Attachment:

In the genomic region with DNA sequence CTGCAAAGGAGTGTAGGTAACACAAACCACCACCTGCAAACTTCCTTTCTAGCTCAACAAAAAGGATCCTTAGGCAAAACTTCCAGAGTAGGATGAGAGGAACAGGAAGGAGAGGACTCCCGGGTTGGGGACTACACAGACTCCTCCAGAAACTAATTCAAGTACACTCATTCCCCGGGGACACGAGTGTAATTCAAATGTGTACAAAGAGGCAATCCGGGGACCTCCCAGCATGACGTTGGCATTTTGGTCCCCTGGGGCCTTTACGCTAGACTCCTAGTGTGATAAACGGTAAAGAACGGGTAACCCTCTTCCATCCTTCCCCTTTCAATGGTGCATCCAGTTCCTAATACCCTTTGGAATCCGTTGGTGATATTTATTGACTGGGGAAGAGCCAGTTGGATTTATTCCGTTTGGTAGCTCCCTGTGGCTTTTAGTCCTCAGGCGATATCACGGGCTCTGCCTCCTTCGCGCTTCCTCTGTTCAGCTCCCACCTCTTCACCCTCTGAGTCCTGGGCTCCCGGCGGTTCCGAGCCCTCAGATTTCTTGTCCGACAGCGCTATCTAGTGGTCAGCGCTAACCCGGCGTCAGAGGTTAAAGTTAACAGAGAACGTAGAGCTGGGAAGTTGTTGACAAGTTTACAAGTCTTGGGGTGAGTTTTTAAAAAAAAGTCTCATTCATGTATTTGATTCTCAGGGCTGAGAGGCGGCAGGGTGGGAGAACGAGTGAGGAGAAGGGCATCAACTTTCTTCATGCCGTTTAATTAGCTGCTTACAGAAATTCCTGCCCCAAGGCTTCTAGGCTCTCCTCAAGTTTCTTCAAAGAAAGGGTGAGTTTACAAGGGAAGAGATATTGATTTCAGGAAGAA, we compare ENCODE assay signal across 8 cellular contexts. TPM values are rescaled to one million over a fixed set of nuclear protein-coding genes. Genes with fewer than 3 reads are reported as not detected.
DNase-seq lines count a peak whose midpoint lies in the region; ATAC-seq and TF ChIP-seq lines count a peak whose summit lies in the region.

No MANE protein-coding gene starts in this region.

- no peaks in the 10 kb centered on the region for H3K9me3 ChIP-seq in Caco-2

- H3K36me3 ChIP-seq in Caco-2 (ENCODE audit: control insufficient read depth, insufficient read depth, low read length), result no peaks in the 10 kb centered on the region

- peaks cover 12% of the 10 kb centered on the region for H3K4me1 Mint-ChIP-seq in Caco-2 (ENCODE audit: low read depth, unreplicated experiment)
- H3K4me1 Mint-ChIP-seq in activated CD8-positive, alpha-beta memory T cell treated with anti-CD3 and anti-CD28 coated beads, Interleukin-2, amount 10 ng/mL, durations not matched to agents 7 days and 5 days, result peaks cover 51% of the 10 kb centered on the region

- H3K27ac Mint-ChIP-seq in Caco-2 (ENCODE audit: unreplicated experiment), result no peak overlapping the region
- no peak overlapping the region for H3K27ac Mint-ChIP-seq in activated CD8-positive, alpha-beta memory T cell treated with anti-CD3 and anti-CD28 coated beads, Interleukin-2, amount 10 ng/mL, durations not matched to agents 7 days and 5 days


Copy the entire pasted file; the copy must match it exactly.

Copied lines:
In the genomic region with DNA sequence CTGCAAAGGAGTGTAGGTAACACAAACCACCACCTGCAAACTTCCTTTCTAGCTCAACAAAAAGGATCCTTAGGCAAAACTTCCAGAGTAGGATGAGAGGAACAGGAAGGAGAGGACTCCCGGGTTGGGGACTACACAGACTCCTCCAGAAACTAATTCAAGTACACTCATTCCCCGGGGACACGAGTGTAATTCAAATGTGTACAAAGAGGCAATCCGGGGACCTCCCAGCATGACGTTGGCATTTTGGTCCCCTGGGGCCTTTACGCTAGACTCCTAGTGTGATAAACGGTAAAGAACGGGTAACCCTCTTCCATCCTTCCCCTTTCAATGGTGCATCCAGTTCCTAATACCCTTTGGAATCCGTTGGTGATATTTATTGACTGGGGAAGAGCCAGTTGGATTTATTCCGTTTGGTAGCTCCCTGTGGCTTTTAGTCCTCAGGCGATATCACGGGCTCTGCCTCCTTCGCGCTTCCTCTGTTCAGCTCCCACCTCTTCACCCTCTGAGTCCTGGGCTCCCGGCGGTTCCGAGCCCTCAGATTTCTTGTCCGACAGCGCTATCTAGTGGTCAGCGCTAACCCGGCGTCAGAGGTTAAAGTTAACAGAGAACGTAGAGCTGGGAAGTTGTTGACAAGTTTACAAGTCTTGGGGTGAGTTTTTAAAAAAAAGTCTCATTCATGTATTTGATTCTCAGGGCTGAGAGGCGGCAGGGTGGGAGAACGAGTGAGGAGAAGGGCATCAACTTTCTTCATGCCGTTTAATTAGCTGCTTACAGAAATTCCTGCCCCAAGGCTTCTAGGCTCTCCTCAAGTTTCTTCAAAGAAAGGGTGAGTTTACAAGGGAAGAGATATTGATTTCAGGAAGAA, we compare ENCODE assay signal across 8 cellular contexts. TPM values are rescaled to one million over a fixed set of nuclear protein-coding genes. Genes with fewer than 3 reads are reported as not detected.
DNase-seq lines count a peak whose midpoint lies in the region; ATAC-seq and TF ChIP-seq lines count a peak whose summit lies in the region.

No MANE protein-coding gene starts in this region.

- no peaks in the 10 kb centered on the region for H3K9me3 ChIP-seq in Caco-2

- H3K36me3 ChIP-seq in Caco-2 (ENCODE audit: control insufficient read depth, insufficient read depth, low read length), result no peaks in the 10 kb centered on the region

- peaks cover 12% of the 10 kb centered on the region for H3K4me1 Mint-ChIP-seq in Caco-2 (ENCODE audit: low read depth, unreplicated experiment)
- H3K4me1 Mint-ChIP-seq in activated CD8-positive, alpha-beta memory T cell treated with anti-CD3 and anti-CD28 coated beads, Interleukin-2, amount 10 ng/mL, durations not matched to agents 7 days and 5 days, result peaks cover 51% of the 10 kb centered on the region

- H3K27ac Mint-ChIP-seq in Caco-2 (ENCODE audit: unreplicated experiment), result no peak overlapping the region
- no peak overlapping the region for H3K27ac Mint-ChIP-seq in activated CD8-positive, alpha-beta memory T cell treated with anti-CD3 and anti-CD28 coated beads, Interleukin-2, amount 10 ng/mL, durations not matched to agents 7 days and 5 days